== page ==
Inspection based on schools' own view of their performance has resulted in a small rise in the number causing concern, according to Ofsted.
One in 11 of the 2,054 schools inspected last term was judged inadequate.
This included 83 which were placed in special measures.
On average fewer than one in 12 schools was judged to be causing concern during the past three years.
More than 60 per cent of schools were judged to be good or better last term, including nearly 10 per cent which were found to be outstanding.
Mr Smith said: "The new inspection arrangements have raised the bar, and rightly so, but not out of reach."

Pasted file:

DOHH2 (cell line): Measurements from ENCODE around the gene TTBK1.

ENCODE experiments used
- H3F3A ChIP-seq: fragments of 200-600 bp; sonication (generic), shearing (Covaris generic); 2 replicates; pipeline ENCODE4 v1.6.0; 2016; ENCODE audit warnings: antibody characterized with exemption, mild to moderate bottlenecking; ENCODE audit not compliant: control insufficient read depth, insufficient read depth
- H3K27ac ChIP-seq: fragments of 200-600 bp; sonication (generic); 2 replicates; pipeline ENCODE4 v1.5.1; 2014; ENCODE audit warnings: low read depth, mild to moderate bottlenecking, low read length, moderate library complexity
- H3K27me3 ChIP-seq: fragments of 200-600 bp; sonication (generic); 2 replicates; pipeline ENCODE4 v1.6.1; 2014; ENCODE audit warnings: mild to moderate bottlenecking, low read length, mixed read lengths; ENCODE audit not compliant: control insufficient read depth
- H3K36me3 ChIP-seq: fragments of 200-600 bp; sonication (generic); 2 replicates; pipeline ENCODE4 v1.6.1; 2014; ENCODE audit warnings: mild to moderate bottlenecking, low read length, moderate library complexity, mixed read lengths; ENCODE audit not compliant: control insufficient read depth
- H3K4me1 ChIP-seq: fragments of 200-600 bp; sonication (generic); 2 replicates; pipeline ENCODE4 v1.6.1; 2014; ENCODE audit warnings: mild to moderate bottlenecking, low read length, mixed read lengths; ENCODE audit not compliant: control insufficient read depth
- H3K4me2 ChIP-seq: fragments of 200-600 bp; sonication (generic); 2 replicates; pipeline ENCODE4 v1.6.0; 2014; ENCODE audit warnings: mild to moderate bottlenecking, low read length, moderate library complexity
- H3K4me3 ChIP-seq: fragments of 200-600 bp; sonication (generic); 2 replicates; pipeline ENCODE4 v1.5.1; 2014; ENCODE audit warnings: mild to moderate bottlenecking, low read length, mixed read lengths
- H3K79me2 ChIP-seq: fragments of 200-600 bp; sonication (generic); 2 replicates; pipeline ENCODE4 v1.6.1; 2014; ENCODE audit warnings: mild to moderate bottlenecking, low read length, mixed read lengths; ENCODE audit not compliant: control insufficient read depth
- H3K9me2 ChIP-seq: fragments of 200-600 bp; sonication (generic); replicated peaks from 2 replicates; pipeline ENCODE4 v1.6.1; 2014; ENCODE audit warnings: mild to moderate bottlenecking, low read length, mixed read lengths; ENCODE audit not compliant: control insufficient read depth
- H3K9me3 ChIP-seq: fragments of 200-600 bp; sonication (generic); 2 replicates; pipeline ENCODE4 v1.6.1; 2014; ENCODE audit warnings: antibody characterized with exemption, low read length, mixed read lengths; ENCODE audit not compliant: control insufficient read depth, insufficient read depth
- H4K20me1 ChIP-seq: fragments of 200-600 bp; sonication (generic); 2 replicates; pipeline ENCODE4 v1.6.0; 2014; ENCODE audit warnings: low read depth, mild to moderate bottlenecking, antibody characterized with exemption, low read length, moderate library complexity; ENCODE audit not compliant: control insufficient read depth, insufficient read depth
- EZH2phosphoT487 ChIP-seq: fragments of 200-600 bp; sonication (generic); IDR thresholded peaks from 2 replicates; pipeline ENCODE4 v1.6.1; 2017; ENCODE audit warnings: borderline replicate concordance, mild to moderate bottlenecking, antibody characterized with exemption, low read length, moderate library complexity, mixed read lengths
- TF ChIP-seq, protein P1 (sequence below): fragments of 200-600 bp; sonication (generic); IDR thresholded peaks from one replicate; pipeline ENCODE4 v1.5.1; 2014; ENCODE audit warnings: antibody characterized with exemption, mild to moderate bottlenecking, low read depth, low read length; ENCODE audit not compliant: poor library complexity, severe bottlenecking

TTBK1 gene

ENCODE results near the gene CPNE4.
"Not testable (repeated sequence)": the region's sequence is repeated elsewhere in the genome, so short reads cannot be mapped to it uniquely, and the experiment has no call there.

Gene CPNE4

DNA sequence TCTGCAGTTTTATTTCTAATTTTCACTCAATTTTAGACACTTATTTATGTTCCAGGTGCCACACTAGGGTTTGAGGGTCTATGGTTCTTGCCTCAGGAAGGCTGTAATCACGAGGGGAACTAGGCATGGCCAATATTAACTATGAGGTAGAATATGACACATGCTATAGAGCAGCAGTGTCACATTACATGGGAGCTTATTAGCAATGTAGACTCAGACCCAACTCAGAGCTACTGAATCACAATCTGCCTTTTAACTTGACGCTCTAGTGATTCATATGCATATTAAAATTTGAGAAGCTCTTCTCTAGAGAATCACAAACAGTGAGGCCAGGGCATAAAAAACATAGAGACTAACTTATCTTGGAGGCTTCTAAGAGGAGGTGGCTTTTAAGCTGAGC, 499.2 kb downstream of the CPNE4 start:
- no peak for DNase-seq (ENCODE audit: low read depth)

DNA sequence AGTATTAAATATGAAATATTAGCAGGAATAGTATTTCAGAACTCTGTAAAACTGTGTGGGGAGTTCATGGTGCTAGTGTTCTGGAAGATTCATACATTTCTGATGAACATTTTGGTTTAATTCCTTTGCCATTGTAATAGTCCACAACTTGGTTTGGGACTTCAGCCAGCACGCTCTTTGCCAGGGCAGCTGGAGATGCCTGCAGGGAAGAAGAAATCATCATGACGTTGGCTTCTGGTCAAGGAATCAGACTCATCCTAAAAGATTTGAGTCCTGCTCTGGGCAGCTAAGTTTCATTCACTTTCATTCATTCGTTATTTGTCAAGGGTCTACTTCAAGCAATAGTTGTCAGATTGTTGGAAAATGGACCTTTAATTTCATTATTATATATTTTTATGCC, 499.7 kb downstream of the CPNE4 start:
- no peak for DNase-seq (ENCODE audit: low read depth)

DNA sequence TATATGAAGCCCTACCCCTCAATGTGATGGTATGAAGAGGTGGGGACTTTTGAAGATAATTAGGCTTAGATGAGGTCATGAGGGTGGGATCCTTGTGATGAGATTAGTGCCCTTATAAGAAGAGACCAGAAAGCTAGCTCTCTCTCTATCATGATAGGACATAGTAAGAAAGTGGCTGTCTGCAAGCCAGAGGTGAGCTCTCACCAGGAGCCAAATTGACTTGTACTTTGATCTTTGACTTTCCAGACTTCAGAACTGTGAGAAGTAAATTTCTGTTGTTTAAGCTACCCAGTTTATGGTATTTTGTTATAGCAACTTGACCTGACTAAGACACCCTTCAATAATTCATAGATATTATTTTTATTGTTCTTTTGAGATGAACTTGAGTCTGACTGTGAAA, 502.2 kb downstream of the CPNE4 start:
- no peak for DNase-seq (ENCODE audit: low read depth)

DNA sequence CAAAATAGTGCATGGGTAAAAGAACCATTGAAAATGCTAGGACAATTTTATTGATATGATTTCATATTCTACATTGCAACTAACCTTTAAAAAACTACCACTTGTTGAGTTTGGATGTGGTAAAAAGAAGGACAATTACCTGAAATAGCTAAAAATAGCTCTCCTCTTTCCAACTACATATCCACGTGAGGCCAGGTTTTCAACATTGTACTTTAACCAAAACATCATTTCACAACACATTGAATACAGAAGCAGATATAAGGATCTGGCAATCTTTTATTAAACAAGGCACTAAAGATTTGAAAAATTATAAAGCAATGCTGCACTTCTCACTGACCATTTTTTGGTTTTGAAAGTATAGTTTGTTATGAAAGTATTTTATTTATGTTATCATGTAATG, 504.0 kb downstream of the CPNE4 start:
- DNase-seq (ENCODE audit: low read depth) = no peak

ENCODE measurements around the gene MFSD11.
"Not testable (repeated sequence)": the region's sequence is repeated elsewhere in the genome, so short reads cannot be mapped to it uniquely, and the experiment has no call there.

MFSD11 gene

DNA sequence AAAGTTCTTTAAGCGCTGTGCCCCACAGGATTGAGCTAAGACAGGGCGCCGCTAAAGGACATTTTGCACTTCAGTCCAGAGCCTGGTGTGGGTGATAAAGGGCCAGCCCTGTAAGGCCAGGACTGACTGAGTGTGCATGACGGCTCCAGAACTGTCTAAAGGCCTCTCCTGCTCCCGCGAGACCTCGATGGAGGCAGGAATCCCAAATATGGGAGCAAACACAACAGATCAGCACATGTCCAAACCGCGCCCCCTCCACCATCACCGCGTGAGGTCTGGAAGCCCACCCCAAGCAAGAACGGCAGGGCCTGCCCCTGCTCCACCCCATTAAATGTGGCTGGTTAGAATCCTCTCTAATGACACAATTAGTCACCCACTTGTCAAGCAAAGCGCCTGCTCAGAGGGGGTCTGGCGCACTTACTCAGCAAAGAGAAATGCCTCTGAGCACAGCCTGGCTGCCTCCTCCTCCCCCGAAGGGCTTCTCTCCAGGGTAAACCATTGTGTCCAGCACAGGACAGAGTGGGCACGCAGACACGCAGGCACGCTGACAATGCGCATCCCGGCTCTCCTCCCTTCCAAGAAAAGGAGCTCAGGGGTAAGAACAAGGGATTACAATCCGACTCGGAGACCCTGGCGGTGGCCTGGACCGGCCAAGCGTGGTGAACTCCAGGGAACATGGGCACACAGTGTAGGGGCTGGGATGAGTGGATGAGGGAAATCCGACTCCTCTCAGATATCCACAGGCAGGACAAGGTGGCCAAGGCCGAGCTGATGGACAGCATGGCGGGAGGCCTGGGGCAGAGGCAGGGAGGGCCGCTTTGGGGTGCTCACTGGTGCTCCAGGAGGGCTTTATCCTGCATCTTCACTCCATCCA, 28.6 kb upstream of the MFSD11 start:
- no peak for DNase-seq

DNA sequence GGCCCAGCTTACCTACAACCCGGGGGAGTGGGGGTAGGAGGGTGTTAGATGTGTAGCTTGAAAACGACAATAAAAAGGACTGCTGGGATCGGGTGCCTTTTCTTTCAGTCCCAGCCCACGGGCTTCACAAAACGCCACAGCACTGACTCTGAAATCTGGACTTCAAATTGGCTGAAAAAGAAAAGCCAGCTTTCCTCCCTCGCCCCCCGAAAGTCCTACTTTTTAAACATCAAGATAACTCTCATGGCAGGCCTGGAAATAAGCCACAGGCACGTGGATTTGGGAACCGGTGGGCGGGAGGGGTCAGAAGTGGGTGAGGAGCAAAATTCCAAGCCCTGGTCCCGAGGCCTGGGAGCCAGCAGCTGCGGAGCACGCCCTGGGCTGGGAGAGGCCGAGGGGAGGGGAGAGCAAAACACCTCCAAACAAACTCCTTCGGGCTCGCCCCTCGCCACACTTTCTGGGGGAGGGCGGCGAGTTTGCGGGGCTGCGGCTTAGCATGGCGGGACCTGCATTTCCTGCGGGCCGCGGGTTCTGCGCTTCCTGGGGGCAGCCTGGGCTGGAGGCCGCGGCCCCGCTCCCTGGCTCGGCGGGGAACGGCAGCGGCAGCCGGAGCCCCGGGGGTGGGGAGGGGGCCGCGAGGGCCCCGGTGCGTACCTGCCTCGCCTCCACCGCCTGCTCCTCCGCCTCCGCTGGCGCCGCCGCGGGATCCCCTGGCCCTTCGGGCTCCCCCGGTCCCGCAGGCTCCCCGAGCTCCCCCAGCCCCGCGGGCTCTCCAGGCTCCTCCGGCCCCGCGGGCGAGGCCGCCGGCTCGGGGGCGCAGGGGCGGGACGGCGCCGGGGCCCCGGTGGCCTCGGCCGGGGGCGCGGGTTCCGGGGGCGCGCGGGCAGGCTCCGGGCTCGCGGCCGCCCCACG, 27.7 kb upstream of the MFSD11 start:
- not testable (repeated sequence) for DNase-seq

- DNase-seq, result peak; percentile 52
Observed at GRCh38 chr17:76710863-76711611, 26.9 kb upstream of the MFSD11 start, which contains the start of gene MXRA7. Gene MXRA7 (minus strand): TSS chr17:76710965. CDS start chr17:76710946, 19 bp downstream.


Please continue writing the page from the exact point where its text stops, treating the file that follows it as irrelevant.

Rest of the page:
Chris Keates, general secretary of the NASUWT, said: "The constant moving of goalposts to define what constitutes satisfactory or unsatisfactory, means that teachers and headteachers increasingly are setting less and less store by Ofsted's pronouncements."
John Dunford, general secretary of the The Association of School and College Leaders (ASCL) said most heads believed the new system of shorter inspections was "an improvement".